5. Have you ever experienced a negative incident during the holidays that significantly altered your experience? (For example: arguments; stressful travel; poor communication and/or planning that resulted in disappointment; loneliness; missed flights; etc.).
6. Are there going to be any circumstances this year that may make this holiday season somewhat different, unusual, or perhaps even difficult? (For example: a recent divorce or separation; a new home and/or location; a new school; departed loved ones; etc.).
7. When being completely honest with yourself, would you say that you sometimes have unrealistic expectations for the holidays? If so, what aspects? (For example: gifts; food preparation; travel; gathering with family; overall holiday costs; etc.).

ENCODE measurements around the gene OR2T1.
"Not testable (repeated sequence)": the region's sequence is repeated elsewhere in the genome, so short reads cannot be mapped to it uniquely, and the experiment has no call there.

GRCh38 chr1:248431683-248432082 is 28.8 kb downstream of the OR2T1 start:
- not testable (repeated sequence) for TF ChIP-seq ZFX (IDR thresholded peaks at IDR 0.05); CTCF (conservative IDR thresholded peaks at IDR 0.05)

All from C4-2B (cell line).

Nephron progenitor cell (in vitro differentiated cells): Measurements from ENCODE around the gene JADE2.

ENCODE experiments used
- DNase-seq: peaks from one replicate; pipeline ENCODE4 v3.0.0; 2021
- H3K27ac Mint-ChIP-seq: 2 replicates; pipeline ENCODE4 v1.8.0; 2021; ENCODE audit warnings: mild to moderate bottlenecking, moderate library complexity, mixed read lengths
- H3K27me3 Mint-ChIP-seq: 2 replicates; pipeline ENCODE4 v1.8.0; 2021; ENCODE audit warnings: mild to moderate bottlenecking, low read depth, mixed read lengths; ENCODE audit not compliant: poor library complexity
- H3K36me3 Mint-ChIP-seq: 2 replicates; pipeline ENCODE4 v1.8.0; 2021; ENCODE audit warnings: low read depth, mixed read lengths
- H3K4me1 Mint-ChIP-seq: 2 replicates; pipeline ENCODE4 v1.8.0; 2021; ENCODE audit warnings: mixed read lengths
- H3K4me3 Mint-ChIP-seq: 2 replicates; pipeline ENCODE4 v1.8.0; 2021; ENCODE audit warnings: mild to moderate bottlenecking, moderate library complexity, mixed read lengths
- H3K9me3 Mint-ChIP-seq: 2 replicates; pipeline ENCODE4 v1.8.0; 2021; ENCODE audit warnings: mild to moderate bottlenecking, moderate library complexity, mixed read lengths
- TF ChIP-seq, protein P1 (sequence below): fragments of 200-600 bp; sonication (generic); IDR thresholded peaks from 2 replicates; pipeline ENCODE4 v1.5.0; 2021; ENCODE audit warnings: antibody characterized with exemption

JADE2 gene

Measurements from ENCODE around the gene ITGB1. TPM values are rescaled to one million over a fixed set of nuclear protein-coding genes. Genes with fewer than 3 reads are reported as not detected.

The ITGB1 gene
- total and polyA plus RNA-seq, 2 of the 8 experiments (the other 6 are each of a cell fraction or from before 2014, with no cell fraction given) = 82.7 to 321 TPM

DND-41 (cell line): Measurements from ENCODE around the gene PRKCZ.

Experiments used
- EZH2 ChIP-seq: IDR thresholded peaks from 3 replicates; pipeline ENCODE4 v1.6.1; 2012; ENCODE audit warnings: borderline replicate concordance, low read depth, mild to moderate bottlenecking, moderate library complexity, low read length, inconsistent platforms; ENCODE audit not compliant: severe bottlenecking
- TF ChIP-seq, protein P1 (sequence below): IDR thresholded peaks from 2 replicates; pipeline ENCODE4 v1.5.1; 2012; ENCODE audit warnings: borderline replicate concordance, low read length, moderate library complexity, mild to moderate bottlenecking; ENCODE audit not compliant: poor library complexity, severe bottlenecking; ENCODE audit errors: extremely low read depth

8. Does your personal holiday experience force you to engage in traditions and/or activities that you feel pressured or obligated to take part in? (For example: visiting a specific person; attending a worship service; excessive travel; etc.).
9. Would you say that, in an attempt to create the “ideal” holiday experience, you put an excessive amount of stress on yourself? Do you know someone who does this to themselves during the holidays? Explain.
10. Have you had a specific positive experience during the holidays that left you with a happy memory? If so, what was it? Why do you think that experience that was so powerful?
11. Is there a positive goal that you could set for yourself this holiday season in order to make it more enjoyable? How can you achieve this goal? (For example: “I’d like to place less stress on myself this year by allowing others to help me achieve my tasks, rather than attempting to do them all by myself.” or, “I will refrain from drinking alcohol at a family gathering this holiday season, because I know it may lead to arguments between myself and family members.” etc.).
12. What would be something you could do to remind yourself of those personal goals so that you can be successful?